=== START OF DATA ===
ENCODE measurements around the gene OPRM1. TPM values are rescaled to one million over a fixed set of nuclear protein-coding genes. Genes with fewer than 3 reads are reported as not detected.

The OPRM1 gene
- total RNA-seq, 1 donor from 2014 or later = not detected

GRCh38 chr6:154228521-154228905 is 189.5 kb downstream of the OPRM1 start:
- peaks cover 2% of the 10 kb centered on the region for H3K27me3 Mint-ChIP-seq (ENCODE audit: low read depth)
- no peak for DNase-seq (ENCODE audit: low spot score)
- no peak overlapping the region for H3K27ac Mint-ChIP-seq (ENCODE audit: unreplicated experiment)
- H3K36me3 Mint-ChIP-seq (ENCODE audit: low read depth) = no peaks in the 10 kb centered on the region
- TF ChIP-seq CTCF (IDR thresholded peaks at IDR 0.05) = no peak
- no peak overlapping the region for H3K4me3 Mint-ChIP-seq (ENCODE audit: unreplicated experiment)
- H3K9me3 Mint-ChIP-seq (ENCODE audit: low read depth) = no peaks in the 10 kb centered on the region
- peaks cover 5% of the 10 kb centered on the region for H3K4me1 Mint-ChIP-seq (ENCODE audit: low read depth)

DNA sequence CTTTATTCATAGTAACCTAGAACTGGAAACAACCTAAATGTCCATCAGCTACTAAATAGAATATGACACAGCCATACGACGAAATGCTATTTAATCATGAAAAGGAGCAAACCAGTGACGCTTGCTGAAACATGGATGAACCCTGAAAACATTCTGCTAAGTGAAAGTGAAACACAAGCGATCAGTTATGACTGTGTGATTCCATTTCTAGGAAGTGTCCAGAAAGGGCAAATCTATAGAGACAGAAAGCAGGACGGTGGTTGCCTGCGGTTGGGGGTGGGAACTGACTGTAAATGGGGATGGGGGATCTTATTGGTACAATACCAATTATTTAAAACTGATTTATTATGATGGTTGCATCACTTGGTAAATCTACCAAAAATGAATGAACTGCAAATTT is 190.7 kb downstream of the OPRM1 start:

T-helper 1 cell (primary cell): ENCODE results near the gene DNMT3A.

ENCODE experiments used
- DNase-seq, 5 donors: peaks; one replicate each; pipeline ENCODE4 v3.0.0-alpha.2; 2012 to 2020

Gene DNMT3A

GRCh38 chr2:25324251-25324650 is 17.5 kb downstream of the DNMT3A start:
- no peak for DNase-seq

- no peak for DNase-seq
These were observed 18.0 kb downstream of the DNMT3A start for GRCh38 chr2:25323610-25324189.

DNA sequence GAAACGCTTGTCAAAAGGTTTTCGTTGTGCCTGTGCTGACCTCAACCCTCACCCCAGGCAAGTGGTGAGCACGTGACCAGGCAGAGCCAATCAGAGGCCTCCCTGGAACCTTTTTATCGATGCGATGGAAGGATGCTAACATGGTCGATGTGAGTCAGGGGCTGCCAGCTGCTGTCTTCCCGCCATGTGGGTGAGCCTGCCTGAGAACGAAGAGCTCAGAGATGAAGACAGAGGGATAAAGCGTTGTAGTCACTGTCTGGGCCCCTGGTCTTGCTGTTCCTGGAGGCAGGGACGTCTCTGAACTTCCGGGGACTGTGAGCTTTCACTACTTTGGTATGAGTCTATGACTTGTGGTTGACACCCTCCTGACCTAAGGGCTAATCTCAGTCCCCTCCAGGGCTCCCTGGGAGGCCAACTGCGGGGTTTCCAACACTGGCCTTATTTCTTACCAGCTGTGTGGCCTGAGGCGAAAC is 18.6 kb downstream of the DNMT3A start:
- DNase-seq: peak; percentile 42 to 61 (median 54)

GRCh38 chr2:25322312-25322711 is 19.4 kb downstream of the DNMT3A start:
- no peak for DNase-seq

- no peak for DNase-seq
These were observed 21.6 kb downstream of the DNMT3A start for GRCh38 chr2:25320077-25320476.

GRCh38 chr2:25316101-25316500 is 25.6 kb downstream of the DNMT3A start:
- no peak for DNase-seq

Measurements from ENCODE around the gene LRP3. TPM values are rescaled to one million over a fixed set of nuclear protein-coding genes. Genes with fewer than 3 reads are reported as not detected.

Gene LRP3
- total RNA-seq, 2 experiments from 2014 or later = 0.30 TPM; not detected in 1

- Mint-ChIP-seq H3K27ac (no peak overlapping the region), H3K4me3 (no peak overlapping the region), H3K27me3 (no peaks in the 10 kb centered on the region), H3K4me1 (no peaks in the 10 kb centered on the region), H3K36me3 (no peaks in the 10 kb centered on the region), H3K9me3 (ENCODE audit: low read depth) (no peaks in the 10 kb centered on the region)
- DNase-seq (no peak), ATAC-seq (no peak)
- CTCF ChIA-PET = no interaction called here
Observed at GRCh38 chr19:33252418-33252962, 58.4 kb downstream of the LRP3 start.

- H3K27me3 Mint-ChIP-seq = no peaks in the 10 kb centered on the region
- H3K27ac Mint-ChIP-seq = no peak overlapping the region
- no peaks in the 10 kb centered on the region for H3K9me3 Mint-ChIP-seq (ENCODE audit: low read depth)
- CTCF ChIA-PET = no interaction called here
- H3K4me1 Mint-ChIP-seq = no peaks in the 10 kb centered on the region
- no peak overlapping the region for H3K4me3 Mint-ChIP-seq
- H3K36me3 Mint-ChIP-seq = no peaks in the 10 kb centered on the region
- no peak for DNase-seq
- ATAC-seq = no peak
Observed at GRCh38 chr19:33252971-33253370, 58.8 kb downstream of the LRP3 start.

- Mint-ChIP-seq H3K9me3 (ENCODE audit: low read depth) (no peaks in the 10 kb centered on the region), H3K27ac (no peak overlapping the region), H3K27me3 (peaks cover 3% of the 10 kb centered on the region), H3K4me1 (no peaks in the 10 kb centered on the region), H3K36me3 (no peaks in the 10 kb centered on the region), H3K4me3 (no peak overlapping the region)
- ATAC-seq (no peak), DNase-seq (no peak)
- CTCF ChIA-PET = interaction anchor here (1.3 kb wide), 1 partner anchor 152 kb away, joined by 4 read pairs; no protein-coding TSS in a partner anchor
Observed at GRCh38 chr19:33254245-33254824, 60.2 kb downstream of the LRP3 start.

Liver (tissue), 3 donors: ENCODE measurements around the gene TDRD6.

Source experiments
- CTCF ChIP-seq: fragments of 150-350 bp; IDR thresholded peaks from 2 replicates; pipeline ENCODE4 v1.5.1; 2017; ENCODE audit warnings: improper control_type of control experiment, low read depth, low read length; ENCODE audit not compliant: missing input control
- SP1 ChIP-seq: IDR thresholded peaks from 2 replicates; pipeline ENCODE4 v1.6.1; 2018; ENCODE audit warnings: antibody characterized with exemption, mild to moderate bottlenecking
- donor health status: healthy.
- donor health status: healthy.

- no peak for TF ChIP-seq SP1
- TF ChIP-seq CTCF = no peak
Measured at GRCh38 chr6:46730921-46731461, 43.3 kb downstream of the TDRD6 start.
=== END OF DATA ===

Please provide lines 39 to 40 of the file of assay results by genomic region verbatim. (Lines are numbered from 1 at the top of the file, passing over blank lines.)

- no peaks in the 10 kb centered on the region for H3K9me3 Mint-ChIP-seq (ENCODE audit: low read depth)
- CTCF ChIA-PET = no interaction called here